If you have not read it, Imperfect Courage is a must-read for anyone who feels like she is not enougth, and wants to snap out of it.


  • Dee

    Your article reminded me of a study I did last year, “Twelve Women of the Bible”. One of the sessions, which was taught by Elisa Morgan, focused on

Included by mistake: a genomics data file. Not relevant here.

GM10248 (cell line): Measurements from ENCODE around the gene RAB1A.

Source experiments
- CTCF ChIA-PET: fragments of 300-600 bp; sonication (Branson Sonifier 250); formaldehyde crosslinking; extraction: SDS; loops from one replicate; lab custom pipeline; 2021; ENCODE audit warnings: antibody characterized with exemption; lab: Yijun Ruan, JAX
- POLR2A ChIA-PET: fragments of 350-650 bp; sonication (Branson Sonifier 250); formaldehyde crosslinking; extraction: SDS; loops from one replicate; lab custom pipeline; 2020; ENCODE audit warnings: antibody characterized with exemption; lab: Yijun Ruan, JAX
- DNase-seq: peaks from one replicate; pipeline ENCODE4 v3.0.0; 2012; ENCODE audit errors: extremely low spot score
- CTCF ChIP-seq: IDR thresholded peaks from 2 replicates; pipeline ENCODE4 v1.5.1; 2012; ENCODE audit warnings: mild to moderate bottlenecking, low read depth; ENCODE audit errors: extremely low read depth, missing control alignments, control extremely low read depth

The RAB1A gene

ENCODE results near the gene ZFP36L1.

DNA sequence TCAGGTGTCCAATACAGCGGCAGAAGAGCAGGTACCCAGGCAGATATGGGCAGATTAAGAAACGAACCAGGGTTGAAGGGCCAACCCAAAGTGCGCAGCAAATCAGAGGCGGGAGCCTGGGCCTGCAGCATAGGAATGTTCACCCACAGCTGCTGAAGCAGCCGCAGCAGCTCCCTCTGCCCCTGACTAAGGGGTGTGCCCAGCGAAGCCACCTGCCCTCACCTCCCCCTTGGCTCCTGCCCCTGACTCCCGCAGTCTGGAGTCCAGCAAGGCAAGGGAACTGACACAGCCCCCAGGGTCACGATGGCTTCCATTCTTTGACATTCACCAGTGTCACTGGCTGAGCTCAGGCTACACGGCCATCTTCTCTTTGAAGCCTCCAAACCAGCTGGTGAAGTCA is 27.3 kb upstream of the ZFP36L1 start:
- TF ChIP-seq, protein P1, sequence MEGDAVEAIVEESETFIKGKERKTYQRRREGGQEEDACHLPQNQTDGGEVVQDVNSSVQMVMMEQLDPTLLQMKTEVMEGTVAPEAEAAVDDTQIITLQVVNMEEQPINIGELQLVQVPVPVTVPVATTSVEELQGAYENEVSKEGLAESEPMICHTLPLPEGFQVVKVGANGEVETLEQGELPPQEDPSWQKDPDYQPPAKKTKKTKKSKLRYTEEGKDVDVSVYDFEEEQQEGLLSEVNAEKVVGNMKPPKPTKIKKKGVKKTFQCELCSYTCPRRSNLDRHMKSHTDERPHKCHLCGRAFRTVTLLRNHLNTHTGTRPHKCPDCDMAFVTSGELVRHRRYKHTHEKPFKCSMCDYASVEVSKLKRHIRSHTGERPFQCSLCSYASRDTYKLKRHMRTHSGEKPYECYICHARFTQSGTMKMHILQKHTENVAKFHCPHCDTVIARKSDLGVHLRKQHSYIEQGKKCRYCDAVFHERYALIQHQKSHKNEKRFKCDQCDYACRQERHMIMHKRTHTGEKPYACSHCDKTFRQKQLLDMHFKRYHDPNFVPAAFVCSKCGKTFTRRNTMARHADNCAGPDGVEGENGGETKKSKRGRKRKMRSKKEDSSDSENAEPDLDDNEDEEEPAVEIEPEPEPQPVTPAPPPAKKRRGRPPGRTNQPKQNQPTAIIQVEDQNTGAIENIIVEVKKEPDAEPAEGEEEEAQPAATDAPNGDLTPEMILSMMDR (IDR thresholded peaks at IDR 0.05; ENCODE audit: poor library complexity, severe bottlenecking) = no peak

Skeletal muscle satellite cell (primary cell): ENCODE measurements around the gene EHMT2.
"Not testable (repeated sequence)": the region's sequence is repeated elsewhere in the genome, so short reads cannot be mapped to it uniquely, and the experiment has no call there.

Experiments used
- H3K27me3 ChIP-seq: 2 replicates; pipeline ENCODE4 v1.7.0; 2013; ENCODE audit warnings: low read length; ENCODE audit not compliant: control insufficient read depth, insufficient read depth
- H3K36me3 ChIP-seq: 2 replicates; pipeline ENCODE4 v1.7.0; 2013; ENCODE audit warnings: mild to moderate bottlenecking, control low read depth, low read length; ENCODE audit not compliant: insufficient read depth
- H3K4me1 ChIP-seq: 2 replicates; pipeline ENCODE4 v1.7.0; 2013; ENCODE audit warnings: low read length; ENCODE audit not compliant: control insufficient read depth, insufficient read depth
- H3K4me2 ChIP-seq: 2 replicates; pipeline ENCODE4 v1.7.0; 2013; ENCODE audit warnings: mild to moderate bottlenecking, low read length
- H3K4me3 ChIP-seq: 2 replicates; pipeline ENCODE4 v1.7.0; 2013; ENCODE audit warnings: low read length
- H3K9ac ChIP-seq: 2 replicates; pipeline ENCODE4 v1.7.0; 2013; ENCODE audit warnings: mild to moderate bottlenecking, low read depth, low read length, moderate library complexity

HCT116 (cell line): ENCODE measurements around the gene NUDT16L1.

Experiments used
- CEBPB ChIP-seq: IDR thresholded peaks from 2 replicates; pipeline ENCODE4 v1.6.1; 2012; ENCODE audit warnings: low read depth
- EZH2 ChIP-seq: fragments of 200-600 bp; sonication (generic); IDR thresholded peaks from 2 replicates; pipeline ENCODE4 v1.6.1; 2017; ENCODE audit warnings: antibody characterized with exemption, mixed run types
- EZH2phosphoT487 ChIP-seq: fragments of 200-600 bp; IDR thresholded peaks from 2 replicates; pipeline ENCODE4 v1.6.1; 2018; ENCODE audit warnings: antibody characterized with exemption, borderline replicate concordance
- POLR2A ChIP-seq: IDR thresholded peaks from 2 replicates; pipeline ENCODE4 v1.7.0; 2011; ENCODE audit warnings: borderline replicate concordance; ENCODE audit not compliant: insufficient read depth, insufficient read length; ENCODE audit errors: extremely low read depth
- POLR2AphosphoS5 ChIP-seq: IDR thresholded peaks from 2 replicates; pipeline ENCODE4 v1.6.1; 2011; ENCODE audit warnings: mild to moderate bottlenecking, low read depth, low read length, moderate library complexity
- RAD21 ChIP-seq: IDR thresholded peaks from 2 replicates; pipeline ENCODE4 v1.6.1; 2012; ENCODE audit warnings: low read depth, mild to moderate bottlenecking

Mark 8:14. “She did what she could”. That simple statement was/is so freeing!! It lifts the weight of false responsibility! It delivers from lying guilt! “She did what she could”! How many times have you or I done what we could? I would say many times! And yet we forget that we have an enemy who is determined to discourage us by telling us that whatever we’ve done, it’s not enough. It’s never enough! My own soulish perfectionism gladly joins his chant, “It’s not enough. It’s not enough”! And then, oh blessed joy, I hear a kind, gentle voice speak to my heart. He says, “You did what you could”! And with His words, peace covers me like a warm blanket on a frigid night. He reminds me that no matter how small an act of kindness I’ve offered, He multiplies it. There will be fruit for the Kingdom. He receives glory…Why? For something as simple as a cup of water, or tea, or coffee, given in His name. He never asks me to heal the world. He’s the Healer. He never asked me to save the world. He is the Savior. I’m glad to just “do what I can” no matter how trivial, how insignificant it may look. In grasping this simple truth, a deeper truth is revealed: the reasons for taking offense seem to dry up and drift away when I am free and allow others to enjoy the same freedom. No expectations. No demands. Just the understanding that “she/he/they did what they could”.